Washington – Ten-year-old Nairelys Vega and her 8-year-old brother, Jason Miguel Carrion, are among the more than 1,800 children from Puerto Rico who have migrated to the state and enrolled in Connecticut schools since Hurricane Maria decimated their homeland last September.
The children’s mother, Merelys Torres-Garcia, said the children faced a tough time adjusting to their new life and their new school, Hartford’s Maria Sanchez Elementary.
“It’s been difficult for them,” said Torres-Garcia. “First because they did not know the language, they didn’t speak English, and also because they were traumatized because they left all of their family and everyone they knew behind.”
The children’s mother said Jason was particularly depressed.
“He would not smile; he would not play; he didn’t want to do anything,” she said.
Connecticut schools scrambled to accommodate the new arrivals — most of them non-English speakers — without additional resources from a cash-strapped state government.
After months of fighting over aid to last summer’s hurricane-hit communities, Congress finally approved a compromise budget bill earlier this month that will provide millions of dollars to help schools care for displaced students.
The budget bill provides $8,500 for each displaced student, $9,000 for each one that is not English-speaking like Nairelys and Jason, and $10,000 for disabled students requiring special education.
State House Majority Leader Matt Ritter, a Democrat who represents a Hartford-based district, has set up a working group in the General Assembly to try to provide “one-stop shopping” for displaced Puerto Ricans who need help.
He said “there is no question that schools are looking for additional money” to accommodate the influx of unexpected students, many with special needs, and is “very pleased” Congress finally offered some help.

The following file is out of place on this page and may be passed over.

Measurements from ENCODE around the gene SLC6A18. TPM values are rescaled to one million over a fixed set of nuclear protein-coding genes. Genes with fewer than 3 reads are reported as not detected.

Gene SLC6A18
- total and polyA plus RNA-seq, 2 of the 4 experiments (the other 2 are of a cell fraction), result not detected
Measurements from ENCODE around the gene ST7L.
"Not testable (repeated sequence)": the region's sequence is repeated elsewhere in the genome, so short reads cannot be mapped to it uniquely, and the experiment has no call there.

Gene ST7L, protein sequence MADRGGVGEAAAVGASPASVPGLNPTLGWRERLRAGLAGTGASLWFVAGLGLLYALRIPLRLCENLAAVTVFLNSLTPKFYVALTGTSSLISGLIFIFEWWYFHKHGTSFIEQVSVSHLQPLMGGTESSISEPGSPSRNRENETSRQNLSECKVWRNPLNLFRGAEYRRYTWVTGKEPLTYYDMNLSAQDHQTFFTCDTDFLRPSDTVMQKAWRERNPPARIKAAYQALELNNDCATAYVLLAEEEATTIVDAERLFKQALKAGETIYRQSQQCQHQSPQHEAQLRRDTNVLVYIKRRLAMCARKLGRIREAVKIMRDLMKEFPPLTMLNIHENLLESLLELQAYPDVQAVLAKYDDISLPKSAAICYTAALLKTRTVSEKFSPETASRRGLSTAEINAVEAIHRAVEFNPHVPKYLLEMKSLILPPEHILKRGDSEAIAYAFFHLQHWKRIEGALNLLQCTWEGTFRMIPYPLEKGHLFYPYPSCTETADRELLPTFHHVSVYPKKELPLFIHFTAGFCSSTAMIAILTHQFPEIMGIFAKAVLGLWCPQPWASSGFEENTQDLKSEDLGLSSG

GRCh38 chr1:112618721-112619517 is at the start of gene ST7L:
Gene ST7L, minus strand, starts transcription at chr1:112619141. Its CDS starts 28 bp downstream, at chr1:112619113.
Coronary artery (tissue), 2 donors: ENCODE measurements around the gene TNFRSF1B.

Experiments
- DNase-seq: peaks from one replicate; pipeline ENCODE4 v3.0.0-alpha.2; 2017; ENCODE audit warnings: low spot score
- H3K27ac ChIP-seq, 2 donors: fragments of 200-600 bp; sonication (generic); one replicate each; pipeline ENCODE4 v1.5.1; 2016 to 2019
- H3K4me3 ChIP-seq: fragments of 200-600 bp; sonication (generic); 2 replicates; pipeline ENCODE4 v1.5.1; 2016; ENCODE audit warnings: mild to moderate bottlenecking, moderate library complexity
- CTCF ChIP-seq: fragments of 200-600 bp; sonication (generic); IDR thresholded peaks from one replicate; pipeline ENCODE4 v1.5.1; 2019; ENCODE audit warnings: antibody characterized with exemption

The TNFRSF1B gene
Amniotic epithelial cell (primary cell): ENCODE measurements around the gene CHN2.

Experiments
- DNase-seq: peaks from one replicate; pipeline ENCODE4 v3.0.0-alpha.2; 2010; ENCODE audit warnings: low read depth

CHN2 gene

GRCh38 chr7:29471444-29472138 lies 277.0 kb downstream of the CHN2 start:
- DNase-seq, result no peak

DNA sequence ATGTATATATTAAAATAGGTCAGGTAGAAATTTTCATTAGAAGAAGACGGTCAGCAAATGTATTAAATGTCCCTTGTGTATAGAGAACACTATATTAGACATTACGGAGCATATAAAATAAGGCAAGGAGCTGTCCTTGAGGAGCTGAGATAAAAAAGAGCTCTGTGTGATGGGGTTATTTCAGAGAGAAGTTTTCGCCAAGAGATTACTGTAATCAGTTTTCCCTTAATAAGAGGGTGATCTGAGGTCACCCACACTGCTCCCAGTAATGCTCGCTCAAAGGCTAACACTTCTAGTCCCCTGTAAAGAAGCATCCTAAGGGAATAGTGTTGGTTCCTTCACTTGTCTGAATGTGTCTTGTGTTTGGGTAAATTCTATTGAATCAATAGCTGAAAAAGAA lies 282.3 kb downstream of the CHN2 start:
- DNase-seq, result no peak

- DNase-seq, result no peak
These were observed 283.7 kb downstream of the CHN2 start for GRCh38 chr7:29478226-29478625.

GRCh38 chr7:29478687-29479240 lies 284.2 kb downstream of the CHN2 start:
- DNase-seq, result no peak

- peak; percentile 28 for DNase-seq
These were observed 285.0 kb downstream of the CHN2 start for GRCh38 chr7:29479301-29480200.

He believes the displaced student funding, part of the budget agreement’s $44 billion hurricane response package, will be sufficient. But he said he’d consider seeking additional state funds to help schools with displaced students if needed.
“Obviously we have a difficult budget as it is,” he said.
According to the Connecticut Department of Education, there were 1,745 displaced students in Connecticut schools as of Feb. 16.
There were once more than 1,800, but those numbers have been dropping as some families return to Puerto Rico or move to other states. But many students, including Nairelys and Jason, are staying.
“My children are now accustomed to their school, and they are doing well,” said Torres-Garcia.
Hartford schools have had the most new arrivals, 376 at last count and 429 at the peak of the migration.
Waterbury, New Haven and New Britain follow.
Azra Redzic, principal of Maria Sanchez Elementary School, said she was lucky. Her school had capacity to accommodate the new arrivals and the Hartford School District helped by allocating two new bilingual tutors and a half-time resource teacher to her school.
“The transition has been really smooth,” Redzic said, while noting that other schools in the state may not have been as fortunate.
Redzic also said Maria Sanchez Elementary had bilingual classes in place, as well as a program that provided the displaced students with counseling and “buddies” to help them find the restrooms and the nurse’s office and make sure “they knew they were welcome.”
Torres-Garcia is grateful for the aid Maria Sanchez Elementary has provided her family since her children’s first day of class on Nov. 14, including counseling that helped her son Jason. She has no close relatives in Connecticut, and the family lived in a hotel until the school helped her find an apartment.
Torres-Garcia said the school also provided the children with uniforms and other clothes, including warm coats, and even helped them move into their new home, providing essential housewares, including pots and pans.
But schools like Maria Sanchez Elementary may not be able to receive additional help from Washington, D.C. While Congress finally provided aid for the displaced students, it’s likely the state will have to help school districts with the children who enroll next year.